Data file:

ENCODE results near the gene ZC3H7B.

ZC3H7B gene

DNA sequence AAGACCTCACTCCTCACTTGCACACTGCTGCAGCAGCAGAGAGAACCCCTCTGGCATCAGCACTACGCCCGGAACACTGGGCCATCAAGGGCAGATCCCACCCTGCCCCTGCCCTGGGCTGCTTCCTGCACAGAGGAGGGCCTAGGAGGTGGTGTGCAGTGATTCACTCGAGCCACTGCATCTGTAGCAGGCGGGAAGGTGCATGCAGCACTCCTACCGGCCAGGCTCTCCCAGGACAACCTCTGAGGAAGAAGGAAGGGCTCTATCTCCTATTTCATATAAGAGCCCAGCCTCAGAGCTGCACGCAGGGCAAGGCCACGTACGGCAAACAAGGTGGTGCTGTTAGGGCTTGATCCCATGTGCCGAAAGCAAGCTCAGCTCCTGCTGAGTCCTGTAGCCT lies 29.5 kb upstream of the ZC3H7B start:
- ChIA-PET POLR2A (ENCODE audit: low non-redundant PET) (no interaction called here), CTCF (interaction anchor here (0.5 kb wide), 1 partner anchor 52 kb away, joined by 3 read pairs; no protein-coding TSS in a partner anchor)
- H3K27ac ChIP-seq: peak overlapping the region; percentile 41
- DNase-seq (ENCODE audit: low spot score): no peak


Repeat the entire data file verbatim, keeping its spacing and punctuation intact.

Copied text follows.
ENCODE results near the gene ZC3H7B.

ZC3H7B gene

DNA sequence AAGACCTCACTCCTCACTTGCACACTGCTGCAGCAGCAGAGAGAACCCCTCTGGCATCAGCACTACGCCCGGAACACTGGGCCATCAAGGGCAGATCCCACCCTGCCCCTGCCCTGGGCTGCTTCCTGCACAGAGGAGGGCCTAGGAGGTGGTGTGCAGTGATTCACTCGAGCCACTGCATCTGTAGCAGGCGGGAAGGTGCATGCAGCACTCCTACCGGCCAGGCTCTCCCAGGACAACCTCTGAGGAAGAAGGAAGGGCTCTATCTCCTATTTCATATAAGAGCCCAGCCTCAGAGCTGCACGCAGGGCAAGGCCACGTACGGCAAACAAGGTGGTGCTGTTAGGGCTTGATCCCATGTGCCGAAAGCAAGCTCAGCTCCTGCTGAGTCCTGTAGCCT lies 29.5 kb upstream of the ZC3H7B start:
- ChIA-PET POLR2A (ENCODE audit: low non-redundant PET) (no interaction called here), CTCF (interaction anchor here (0.5 kb wide), 1 partner anchor 52 kb away, joined by 3 read pairs; no protein-coding TSS in a partner anchor)
- H3K27ac ChIP-seq: peak overlapping the region; percentile 41
- DNase-seq (ENCODE audit: low spot score): no peak